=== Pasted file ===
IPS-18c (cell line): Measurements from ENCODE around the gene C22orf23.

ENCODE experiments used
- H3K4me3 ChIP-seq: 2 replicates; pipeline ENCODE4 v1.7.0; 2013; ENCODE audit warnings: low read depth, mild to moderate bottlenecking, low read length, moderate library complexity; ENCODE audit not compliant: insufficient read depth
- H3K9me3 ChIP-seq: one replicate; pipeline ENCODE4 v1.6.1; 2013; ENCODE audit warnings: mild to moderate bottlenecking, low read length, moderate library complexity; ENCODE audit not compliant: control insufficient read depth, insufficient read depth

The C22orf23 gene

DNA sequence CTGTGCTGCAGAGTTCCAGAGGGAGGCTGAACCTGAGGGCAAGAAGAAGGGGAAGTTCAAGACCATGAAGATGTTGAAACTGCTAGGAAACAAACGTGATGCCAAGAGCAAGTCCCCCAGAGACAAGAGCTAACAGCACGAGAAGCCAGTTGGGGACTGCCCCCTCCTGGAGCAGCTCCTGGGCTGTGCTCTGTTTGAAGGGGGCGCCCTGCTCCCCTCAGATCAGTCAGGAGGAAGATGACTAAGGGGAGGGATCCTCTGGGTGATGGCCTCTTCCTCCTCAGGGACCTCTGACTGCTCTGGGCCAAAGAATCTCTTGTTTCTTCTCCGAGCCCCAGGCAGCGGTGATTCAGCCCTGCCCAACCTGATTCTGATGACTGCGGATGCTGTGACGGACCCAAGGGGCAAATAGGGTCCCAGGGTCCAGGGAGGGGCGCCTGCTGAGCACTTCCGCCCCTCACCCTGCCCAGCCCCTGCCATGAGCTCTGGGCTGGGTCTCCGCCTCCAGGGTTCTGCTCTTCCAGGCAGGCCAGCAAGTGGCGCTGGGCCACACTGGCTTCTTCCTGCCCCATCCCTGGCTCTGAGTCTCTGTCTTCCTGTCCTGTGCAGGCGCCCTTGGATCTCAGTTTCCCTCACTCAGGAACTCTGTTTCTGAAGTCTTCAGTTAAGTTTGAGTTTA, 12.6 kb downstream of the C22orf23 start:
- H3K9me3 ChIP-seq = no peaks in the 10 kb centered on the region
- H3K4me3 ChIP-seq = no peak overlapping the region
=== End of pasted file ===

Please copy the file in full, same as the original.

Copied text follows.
IPS-18c (cell line): Measurements from ENCODE around the gene C22orf23.

ENCODE experiments used
- H3K4me3 ChIP-seq: 2 replicates; pipeline ENCODE4 v1.7.0; 2013; ENCODE audit warnings: low read depth, mild to moderate bottlenecking, low read length, moderate library complexity; ENCODE audit not compliant: insufficient read depth
- H3K9me3 ChIP-seq: one replicate; pipeline ENCODE4 v1.6.1; 2013; ENCODE audit warnings: mild to moderate bottlenecking, low read length, moderate library complexity; ENCODE audit not compliant: control insufficient read depth, insufficient read depth

The C22orf23 gene

DNA sequence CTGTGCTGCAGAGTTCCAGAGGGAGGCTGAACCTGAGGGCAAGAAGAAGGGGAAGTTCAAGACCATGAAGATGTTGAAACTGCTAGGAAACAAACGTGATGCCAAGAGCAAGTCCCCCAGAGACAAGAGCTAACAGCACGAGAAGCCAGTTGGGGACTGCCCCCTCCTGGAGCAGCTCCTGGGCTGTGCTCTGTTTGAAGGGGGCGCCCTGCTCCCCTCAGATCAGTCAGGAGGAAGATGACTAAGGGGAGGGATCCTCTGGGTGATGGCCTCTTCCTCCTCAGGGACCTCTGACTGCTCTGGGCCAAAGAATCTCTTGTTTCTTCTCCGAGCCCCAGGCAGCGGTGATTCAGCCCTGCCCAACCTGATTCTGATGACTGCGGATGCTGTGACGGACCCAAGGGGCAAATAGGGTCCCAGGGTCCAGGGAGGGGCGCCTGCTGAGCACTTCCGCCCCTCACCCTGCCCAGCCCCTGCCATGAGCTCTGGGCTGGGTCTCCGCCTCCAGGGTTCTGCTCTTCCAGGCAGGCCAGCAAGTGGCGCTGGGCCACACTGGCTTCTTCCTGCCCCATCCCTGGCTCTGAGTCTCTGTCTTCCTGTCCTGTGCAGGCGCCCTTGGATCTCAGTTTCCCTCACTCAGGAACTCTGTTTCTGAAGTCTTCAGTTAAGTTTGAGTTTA, 12.6 kb downstream of the C22orf23 start:
- H3K9me3 ChIP-seq = no peaks in the 10 kb centered on the region
- H3K4me3 ChIP-seq = no peak overlapping the region